8. TheGreatStickels

    TheGreatStickels IncGamers Member

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    I love humanity
     
  9. piff

    piff IncGamers Member

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    Thanks for the read, Dross. I like it the way it is tossed around like garbage. We need other words to be tossed around, and a special word to have more value.
     
  10. Tkdman

    Tkdman IncGamers Member

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    Heres my thoughts:

    Love is not an emotion. Emotions change.

    Being "in love" is not love. Being "in love" is a good feeling, but it is still just a feeling. You can't expect to live out a marraige without this feeling changing, or maybe even disappearing completely. Love, (in this second sense I'm talking about) is a deep unity, kept going by will and strengthened by habit. It is this that allows married couples to love each other even when they don't like each other. This love is like the motor marraige runs on, being "in love" is like the explosion that gets it started. Being "in love" is what gets two people to promise fidelty, love is what helps them keep that promise.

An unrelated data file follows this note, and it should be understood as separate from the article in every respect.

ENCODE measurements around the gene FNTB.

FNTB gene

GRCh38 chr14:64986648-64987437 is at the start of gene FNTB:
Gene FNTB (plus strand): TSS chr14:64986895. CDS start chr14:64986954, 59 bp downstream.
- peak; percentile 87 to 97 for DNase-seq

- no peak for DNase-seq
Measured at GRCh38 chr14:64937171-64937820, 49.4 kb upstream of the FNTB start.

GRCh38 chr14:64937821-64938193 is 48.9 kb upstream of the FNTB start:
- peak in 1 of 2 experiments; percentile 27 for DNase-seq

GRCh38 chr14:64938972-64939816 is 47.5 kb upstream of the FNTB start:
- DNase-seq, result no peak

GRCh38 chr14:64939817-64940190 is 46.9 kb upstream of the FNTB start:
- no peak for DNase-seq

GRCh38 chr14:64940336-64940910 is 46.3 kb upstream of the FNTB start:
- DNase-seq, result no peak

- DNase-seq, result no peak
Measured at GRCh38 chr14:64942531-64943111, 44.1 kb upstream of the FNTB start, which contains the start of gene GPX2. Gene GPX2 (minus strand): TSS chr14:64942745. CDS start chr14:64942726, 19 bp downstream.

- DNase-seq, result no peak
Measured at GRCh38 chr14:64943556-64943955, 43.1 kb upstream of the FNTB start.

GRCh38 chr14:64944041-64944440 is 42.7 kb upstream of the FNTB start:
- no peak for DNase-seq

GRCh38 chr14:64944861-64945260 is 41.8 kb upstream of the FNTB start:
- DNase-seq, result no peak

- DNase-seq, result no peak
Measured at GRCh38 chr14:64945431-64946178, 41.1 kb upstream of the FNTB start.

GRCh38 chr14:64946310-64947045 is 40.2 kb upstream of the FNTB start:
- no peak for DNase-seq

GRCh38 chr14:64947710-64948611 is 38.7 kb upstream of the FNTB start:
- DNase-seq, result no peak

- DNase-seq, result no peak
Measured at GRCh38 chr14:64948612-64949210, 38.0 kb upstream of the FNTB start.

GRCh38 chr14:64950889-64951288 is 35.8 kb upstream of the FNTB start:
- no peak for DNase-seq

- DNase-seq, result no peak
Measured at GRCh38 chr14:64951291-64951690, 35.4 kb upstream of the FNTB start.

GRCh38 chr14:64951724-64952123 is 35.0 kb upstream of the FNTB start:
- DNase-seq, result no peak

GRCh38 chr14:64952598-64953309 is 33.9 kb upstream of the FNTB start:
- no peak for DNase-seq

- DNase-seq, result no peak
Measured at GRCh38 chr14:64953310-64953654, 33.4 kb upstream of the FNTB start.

Love is also a choice that made for one's greater good. The person(s) can be anyone, including yourself.

    Sorry, I kinda went off on a tangent about marraige.

    I have never been married, so I can't say this is true based on experience. But talk to some couples who have successful marraiges, and see what they say. They may prove me to be right or wrong. But you'll have an answer, and that's whats important
     
  11. masterazn

    masterazn Banned

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    I love you Piff.
     
  12. Yavanna

    Yavanna IncGamers Member

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    I love the OTF. Doesn't mean I want to marry it or anything.
     
  13. caddad

    caddad IncGamers Member

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    In my opinion there is not enough value placed on those three words, not the other way around.

    I love my wife.
    I love my children and family.

    I also love a good beer, most people dont' have trouble understanding the difference.

    It's a good word, makes you feel good using it. Use it.

    -DadV2.0
     
  14. Smelly

    Smelly IncGamers Member

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    I save the L word for things that truly have meaning to me. Things that I truly love. I don't ever go around saying "I love this, I love that, I love you dantose, make love to me th15234!"